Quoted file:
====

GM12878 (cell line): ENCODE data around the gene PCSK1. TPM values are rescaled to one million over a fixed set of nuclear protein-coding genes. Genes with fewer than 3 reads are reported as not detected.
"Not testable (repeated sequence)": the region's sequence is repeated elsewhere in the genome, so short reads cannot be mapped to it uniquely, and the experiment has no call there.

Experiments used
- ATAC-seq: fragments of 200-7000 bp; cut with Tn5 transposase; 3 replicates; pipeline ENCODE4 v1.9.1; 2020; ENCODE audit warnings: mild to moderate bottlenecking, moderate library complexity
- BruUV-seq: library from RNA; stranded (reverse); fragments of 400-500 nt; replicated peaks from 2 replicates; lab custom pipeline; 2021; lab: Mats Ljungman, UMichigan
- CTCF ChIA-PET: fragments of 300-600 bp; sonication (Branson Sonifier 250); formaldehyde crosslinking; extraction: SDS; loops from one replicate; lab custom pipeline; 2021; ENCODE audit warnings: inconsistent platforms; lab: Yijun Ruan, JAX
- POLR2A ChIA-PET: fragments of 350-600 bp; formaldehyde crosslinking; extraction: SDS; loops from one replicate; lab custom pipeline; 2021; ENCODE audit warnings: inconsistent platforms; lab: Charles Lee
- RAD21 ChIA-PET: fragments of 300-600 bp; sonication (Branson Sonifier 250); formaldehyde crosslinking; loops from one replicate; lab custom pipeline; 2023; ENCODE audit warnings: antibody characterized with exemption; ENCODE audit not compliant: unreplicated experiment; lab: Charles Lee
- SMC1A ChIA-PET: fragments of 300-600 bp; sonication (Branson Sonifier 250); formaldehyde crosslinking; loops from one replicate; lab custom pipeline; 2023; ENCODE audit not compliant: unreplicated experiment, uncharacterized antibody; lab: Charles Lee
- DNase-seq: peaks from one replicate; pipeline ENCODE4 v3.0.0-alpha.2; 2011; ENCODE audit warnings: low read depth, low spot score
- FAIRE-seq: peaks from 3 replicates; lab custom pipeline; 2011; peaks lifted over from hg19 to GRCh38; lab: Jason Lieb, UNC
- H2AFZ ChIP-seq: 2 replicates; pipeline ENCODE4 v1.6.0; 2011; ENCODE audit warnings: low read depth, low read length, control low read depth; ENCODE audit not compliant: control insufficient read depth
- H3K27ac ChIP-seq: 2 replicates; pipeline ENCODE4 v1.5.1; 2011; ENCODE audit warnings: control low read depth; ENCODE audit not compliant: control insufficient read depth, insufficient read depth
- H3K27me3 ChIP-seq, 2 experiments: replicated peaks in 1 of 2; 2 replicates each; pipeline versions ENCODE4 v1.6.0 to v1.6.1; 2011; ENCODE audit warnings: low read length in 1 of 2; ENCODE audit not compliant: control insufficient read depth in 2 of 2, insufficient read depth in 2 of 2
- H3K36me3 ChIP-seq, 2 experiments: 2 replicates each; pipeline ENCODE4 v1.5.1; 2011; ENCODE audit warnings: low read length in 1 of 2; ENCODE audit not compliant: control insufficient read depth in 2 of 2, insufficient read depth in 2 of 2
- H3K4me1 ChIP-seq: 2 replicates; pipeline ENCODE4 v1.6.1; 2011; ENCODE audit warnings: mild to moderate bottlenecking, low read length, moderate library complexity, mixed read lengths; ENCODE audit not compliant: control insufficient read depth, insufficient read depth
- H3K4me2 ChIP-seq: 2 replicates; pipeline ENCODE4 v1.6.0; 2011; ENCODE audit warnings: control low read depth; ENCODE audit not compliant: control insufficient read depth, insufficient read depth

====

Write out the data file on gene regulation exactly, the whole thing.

GM12878 (cell line): ENCODE data around the gene PCSK1. TPM values are rescaled to one million over a fixed set of nuclear protein-coding genes. Genes with fewer than 3 reads are reported as not detected.
"Not testable (repeated sequence)": the region's sequence is repeated elsewhere in the genome, so short reads cannot be mapped to it uniquely, and the experiment has no call there.

Experiments used
- ATAC-seq: fragments of 200-7000 bp; cut with Tn5 transposase; 3 replicates; pipeline ENCODE4 v1.9.1; 2020; ENCODE audit warnings: mild to moderate bottlenecking, moderate library complexity
- BruUV-seq: library from RNA; stranded (reverse); fragments of 400-500 nt; replicated peaks from 2 replicates; lab custom pipeline; 2021; lab: Mats Ljungman, UMichigan
- CTCF ChIA-PET: fragments of 300-600 bp; sonication (Branson Sonifier 250); formaldehyde crosslinking; extraction: SDS; loops from one replicate; lab custom pipeline; 2021; ENCODE audit warnings: inconsistent platforms; lab: Yijun Ruan, JAX
- POLR2A ChIA-PET: fragments of 350-600 bp; formaldehyde crosslinking; extraction: SDS; loops from one replicate; lab custom pipeline; 2021; ENCODE audit warnings: inconsistent platforms; lab: Charles Lee
- RAD21 ChIA-PET: fragments of 300-600 bp; sonication (Branson Sonifier 250); formaldehyde crosslinking; loops from one replicate; lab custom pipeline; 2023; ENCODE audit warnings: antibody characterized with exemption; ENCODE audit not compliant: unreplicated experiment; lab: Charles Lee
- SMC1A ChIA-PET: fragments of 300-600 bp; sonication (Branson Sonifier 250); formaldehyde crosslinking; loops from one replicate; lab custom pipeline; 2023; ENCODE audit not compliant: unreplicated experiment, uncharacterized antibody; lab: Charles Lee
- DNase-seq: peaks from one replicate; pipeline ENCODE4 v3.0.0-alpha.2; 2011; ENCODE audit warnings: low read depth, low spot score
- FAIRE-seq: peaks from 3 replicates; lab custom pipeline; 2011; peaks lifted over from hg19 to GRCh38; lab: Jason Lieb, UNC
- H2AFZ ChIP-seq: 2 replicates; pipeline ENCODE4 v1.6.0; 2011; ENCODE audit warnings: low read depth, low read length, control low read depth; ENCODE audit not compliant: control insufficient read depth
- H3K27ac ChIP-seq: 2 replicates; pipeline ENCODE4 v1.5.1; 2011; ENCODE audit warnings: control low read depth; ENCODE audit not compliant: control insufficient read depth, insufficient read depth
- H3K27me3 ChIP-seq, 2 experiments: replicated peaks in 1 of 2; 2 replicates each; pipeline versions ENCODE4 v1.6.0 to v1.6.1; 2011; ENCODE audit warnings: low read length in 1 of 2; ENCODE audit not compliant: control insufficient read depth in 2 of 2, insufficient read depth in 2 of 2
- H3K36me3 ChIP-seq, 2 experiments: 2 replicates each; pipeline ENCODE4 v1.5.1; 2011; ENCODE audit warnings: low read length in 1 of 2; ENCODE audit not compliant: control insufficient read depth in 2 of 2, insufficient read depth in 2 of 2
- H3K4me1 ChIP-seq: 2 replicates; pipeline ENCODE4 v1.6.1; 2011; ENCODE audit warnings: mild to moderate bottlenecking, low read length, moderate library complexity, mixed read lengths; ENCODE audit not compliant: control insufficient read depth, insufficient read depth
- H3K4me2 ChIP-seq: 2 replicates; pipeline ENCODE4 v1.6.0; 2011; ENCODE audit warnings: control low read depth; ENCODE audit not compliant: control insufficient read depth, insufficient read depth